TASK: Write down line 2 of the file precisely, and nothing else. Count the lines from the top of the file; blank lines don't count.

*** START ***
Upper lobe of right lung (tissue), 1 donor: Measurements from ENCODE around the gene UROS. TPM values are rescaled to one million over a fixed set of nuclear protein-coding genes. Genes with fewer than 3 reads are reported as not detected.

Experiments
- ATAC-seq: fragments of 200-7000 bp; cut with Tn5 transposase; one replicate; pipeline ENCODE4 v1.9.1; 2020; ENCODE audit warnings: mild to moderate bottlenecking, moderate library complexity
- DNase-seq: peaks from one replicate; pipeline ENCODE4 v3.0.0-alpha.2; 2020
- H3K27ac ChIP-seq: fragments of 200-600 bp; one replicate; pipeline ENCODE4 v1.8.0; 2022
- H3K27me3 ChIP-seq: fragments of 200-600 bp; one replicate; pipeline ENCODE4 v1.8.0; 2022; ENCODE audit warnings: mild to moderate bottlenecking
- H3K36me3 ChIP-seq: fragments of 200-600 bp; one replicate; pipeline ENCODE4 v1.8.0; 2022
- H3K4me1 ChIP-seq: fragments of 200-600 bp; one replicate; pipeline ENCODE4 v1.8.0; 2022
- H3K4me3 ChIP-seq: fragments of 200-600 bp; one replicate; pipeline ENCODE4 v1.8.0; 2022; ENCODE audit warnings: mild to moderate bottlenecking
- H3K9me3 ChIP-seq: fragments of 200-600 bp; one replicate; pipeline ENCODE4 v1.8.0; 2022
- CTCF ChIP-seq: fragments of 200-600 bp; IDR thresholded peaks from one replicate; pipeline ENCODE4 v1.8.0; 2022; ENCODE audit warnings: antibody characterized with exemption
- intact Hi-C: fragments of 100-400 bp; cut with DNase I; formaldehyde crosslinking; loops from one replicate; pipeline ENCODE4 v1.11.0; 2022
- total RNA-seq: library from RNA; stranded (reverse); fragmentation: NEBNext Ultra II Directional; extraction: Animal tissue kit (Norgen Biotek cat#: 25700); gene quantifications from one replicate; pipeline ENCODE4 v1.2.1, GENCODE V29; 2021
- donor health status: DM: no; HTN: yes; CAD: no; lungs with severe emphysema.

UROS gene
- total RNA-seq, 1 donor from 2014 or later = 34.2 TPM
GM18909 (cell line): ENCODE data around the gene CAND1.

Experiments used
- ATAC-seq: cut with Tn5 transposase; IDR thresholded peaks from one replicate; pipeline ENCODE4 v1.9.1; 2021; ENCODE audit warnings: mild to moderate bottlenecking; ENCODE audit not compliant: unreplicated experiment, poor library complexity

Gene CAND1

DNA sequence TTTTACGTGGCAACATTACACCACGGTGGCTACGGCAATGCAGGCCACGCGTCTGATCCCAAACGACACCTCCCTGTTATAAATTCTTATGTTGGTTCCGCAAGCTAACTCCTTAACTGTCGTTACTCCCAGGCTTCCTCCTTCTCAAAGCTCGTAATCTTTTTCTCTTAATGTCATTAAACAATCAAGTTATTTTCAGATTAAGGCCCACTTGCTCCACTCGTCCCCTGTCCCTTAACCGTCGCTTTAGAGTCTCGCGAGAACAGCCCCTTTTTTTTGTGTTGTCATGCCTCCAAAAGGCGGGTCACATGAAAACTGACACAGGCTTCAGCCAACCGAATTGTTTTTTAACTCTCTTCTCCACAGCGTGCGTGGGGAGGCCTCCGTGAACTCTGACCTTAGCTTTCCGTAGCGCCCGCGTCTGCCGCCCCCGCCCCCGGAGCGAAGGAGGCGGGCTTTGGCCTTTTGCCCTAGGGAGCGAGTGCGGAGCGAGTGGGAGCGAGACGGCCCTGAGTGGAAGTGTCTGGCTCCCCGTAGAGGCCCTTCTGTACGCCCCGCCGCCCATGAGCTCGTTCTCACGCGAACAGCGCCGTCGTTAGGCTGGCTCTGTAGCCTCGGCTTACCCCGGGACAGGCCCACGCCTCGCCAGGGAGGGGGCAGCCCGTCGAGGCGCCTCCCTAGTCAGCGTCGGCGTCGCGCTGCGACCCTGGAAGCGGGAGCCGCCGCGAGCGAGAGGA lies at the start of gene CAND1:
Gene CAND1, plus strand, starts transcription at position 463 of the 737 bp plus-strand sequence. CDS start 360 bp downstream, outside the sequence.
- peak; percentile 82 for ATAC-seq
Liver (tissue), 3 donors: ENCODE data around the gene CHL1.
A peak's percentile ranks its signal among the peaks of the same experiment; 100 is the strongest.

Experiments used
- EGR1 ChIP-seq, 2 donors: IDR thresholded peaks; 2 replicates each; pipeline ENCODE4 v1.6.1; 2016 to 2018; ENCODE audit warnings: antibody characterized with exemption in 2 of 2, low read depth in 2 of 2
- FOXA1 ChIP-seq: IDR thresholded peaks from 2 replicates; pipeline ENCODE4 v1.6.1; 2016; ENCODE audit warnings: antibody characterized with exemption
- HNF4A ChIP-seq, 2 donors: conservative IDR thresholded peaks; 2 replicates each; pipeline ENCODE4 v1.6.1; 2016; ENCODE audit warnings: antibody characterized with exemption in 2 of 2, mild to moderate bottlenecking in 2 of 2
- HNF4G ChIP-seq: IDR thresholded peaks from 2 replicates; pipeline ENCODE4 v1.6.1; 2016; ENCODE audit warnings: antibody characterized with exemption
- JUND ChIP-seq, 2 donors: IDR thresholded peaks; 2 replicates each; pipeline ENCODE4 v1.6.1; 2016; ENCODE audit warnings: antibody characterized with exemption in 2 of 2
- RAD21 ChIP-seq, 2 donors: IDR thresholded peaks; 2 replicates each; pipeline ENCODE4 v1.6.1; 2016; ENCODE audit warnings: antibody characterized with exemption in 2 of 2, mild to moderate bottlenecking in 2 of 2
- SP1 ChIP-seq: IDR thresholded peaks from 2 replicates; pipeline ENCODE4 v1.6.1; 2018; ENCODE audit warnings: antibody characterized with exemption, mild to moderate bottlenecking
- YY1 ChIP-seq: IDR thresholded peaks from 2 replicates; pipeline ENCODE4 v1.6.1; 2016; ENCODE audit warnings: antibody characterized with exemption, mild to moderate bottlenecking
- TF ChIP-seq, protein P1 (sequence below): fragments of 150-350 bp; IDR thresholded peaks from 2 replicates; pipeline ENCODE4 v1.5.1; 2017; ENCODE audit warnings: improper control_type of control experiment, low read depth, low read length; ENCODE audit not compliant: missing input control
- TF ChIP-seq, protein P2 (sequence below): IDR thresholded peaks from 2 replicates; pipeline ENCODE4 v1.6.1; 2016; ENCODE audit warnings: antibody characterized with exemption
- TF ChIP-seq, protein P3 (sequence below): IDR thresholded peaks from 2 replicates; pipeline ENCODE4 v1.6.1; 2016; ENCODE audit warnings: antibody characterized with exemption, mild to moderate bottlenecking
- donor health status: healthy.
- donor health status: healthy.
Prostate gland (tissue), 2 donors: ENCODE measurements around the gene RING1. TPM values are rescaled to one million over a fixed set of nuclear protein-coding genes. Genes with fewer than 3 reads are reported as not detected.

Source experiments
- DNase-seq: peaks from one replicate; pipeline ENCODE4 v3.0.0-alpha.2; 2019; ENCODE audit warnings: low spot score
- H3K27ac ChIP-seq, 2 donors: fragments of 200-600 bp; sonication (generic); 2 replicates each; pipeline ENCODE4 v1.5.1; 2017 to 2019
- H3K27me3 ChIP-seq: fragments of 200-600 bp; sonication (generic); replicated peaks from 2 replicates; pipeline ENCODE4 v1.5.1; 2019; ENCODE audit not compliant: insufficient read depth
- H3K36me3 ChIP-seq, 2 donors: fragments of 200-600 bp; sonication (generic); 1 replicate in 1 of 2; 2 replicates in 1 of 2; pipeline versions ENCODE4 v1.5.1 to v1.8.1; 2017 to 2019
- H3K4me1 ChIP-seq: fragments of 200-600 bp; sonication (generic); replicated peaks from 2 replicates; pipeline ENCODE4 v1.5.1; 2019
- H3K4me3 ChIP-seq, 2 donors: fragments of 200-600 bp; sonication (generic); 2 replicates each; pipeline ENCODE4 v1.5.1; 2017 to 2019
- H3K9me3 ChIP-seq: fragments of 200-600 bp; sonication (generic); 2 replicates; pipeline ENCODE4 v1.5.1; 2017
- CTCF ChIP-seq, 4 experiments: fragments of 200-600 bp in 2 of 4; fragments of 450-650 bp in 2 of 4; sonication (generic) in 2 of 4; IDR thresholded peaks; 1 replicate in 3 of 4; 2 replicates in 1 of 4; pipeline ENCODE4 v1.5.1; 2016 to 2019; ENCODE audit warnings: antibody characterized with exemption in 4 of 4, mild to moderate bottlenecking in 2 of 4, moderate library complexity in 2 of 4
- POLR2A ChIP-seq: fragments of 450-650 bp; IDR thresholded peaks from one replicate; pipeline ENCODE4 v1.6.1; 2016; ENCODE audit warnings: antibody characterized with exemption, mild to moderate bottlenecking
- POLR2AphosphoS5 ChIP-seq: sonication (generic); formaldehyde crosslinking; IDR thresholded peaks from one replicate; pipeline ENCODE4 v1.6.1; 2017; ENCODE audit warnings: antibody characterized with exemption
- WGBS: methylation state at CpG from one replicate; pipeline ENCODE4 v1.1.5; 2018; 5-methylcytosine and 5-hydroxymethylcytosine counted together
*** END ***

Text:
Experiments